I tried to find information on how the homesteaders could choose their plots, but it was difficult to find. I did finally locate a source that gave me a pretty good sense of how it was done, and it was clear from the documents that the process took at least five years. I did find evidence in property documents that both Chris Severin and his father bought their first 80 acres outright in October of 1869, after the required minimum occupancy of six months, and that gave them rights to the extra 80 acres each at that time. The advantage of that was that they could use the first 80 acres as collateral for getting loans for operating expenses.
It was hard to tell from the homestead descriptions, whether the houses were made of sod or wood frame. It seems like they might have started with soddies, as that would have gone up faster. The wells were described in the homestead papers. The livestock and crops were listed on the non-population censuses of the time.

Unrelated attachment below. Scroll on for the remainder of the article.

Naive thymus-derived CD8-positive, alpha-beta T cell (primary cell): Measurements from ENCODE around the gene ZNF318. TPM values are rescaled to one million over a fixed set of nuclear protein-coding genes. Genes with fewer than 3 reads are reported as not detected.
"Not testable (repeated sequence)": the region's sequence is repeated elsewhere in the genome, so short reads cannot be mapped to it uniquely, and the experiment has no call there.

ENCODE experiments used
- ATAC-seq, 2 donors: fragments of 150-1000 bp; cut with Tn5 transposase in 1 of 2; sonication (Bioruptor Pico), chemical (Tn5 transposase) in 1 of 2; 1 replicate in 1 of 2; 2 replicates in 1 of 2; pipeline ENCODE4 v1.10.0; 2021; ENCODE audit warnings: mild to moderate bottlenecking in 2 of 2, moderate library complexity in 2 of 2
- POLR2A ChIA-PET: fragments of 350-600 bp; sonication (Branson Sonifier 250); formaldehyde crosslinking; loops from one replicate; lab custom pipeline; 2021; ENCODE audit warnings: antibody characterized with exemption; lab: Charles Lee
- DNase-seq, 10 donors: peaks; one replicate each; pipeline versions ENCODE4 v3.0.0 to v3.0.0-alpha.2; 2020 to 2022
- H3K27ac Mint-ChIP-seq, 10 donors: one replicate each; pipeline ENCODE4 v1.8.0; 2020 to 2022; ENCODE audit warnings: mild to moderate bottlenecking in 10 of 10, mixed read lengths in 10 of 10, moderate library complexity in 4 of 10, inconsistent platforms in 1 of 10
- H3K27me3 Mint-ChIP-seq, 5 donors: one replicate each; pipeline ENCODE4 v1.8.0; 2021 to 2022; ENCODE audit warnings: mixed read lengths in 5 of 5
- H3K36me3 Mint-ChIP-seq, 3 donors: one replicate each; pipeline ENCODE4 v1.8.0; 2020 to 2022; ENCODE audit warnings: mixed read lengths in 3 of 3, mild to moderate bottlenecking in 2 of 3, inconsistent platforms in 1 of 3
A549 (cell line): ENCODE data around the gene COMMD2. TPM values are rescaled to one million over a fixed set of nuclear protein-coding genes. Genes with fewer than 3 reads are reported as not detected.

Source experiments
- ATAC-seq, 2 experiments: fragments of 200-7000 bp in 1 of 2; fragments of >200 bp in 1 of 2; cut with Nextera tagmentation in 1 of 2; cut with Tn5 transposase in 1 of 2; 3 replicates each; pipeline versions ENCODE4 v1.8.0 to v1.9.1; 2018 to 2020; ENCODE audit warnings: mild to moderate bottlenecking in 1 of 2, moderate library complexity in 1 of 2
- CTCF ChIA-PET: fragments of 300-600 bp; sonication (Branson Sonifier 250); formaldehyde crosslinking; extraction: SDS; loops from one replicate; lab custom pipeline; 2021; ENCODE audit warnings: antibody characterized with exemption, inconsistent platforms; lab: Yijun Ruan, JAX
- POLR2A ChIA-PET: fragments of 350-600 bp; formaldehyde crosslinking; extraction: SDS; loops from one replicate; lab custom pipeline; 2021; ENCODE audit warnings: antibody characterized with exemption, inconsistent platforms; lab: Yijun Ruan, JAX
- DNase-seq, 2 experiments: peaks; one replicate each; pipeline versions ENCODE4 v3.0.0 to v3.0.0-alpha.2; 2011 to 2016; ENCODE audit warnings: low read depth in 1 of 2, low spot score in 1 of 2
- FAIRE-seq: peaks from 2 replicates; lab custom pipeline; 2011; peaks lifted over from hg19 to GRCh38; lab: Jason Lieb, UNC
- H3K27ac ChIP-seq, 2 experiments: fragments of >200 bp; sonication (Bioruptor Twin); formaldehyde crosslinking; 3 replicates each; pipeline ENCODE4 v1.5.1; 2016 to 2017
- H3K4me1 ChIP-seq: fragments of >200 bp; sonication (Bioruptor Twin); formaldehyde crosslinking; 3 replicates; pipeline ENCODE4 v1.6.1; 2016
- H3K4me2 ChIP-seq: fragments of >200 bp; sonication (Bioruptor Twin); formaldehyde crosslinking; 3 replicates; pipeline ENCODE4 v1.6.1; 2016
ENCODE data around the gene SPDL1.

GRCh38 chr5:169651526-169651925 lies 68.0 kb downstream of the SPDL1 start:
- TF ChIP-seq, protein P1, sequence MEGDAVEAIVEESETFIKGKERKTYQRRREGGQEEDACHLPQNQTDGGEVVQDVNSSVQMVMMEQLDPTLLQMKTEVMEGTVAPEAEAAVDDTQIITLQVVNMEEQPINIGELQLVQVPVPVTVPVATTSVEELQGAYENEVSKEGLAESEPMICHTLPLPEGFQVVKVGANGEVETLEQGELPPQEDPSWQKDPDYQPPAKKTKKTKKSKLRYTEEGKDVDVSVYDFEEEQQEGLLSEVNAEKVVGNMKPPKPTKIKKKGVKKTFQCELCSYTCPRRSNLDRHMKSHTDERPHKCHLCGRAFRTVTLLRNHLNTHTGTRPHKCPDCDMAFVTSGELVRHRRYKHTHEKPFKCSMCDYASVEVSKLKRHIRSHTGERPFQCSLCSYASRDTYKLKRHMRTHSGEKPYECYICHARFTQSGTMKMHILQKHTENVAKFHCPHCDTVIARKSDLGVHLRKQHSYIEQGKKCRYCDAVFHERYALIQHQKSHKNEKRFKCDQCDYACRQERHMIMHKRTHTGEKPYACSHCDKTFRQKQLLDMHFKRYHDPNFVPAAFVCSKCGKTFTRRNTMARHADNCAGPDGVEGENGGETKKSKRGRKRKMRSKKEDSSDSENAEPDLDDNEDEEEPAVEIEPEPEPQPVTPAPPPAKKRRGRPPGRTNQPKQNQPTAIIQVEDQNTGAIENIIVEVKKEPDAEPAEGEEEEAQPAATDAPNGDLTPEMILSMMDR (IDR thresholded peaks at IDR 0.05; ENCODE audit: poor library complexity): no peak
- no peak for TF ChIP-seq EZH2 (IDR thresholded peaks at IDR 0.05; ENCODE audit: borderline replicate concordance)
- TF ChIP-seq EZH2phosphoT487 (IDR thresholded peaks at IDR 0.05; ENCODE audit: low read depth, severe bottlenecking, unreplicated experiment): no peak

The financial crisis, blizzard, locusts and prairie fires were all taken from other accounts of pioneers, and from newspaper stories of that time. Mary’s depression is fictitious, although not uncommon. The family history tells us that Frankie had necrosis of the tibia, and that Dr. Von Mansfelde was contacted and he came and took care of it. Alexander did stay in Nebraska after that surgery, living in Buda Precinct at first, then he moved to Lincoln, and finally to Ashland.
Family history tells us that Mary may have had diabetes, and other descendants also have that, so it would not be surprising. Insulin had not been discovered as a treatment yet. There are conflicting sources of information regarding how many children they had, mostly regarding those that did not survive. The 1900 census reports they had 14 children, and 12 survived. The Severin family history booklet, written in May of 1980, agrees with that. The 1910 census states they had 15 children and 11 survived. Henry would have died in between. Geraldine Severin, in her biography, stated they had 16 children, and that 4 died, but I cannot find evidence to show more than 15.
The political information was taken from the Portrait and Biographical Album of Lancaster County Nebraska book dated 1888. Alexander’s home was described in the newspaper in a biographical interview. The family portrait is real.